What you need to know about estate planning in California

On Behalf of | Feb 16, 2024 | Estate Planning |

Most adults in California have the theoretical right to create their own estate plans. Frequently, people make the mistake of procrastinating when they need an estate plan. They don’t know much about the process and put it off until something happens that leaves them or their loved ones in an unfortunate situation.

Those who understand the process may have an easier time protecting themselves and their loved ones. What do adults typically need to understand about estate planning in California?

The law has rules if people don’t plan

Someone who dies without an estate plan in California loses control of their legacy. California has clear rules about intestate succession. The state generally distributes personal property among someone’s closest family members, likely including spouses, children or parents, if they die without any documents in place.

Wills aren’t the only option

A will is the simplest way of arranging for property to pass to specific beneficiaries, but is far from the only solution. California testators can also arrange to have certain assets transfer when they die or preemptively move property into a trust. There are numerous different types of trusts that can help people ensure their financial stability later in life and also maintain control over their legacy after their passing.

Death isn’t the only concern to address

Frequently, people have an overly-simplistic approach to estate planning. Their main concern might be what happens to their children or their personal property when they die. However, comprehensive estate plans can also include multiple legal documents that take effect after some kind of emergency.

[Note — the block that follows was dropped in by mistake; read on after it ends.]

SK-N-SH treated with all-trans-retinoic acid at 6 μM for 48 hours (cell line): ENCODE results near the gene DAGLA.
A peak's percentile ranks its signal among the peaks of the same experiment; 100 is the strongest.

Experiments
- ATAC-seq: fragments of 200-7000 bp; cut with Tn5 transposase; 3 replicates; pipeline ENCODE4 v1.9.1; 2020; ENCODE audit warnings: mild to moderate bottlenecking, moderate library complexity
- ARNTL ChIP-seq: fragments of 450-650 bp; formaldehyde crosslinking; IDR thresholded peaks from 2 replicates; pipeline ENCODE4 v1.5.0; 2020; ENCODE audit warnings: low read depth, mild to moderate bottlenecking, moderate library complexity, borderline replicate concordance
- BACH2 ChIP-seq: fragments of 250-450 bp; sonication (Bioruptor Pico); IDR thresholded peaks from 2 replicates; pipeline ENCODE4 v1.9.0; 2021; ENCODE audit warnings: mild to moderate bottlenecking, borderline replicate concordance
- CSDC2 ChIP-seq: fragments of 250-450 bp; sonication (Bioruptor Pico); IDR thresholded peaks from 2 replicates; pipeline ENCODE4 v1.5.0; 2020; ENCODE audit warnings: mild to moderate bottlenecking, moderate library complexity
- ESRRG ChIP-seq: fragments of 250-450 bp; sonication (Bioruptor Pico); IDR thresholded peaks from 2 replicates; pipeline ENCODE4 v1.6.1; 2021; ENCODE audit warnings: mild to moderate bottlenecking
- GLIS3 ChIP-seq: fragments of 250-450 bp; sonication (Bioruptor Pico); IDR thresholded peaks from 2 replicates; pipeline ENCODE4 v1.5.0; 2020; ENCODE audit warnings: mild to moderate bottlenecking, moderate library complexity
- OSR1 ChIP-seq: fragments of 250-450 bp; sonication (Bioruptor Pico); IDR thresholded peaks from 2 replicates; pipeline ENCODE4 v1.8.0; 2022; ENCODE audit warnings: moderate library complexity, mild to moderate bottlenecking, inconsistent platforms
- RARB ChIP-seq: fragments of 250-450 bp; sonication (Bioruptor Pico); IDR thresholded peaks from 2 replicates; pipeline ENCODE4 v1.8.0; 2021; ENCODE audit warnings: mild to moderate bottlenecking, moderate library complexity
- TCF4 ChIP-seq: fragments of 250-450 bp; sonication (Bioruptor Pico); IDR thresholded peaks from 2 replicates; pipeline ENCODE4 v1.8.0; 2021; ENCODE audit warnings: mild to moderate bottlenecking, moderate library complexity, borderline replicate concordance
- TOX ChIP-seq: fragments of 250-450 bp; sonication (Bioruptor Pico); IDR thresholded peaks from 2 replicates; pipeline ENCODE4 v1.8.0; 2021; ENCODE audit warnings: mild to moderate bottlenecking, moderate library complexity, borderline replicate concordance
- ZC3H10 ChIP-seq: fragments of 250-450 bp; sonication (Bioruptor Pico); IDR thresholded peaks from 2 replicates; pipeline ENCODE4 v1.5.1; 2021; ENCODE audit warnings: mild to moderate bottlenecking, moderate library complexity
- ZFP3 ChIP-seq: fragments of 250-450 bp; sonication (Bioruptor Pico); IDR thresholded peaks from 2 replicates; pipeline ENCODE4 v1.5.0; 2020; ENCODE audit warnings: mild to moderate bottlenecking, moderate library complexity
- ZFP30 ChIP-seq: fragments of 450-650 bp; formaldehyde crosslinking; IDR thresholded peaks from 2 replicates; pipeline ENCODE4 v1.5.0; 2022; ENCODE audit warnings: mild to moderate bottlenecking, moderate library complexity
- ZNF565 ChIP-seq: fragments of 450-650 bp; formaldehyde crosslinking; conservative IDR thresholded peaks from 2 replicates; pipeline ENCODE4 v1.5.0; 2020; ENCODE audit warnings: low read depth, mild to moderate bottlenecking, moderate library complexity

Advance medical directives and powers of attorney can help ensure that someone receives adequate support during a time when they cannot act on their own behalf. Someone in a coma or otherwise incapacitated by a medical emergency can have other people act on their behalf if they have powers of attorney and other key advance directives on record.

The process probably requires ongoing revisions

Many people think of estate planning as a one-time responsibility. They assume that once they have legal documents in place, they have protection for the rest of their lives. That is not necessarily true. Changes to personal circumstances might invalidate estate planning documents or render them less effective.

A variety of different challenging circumstances, including divorce, the death of a family member or the addition of a new baby to the household, could all make revisions to an estate plan necessary. Typically, testators need to occasionally review their estate planning paperwork every few years and may need to make a point of updating their documents after a major change.

Individuals who understand the basics of estate planning in California may have an easier time putting together paperwork that helps protect them and the people they love regardless of what may occur in the future.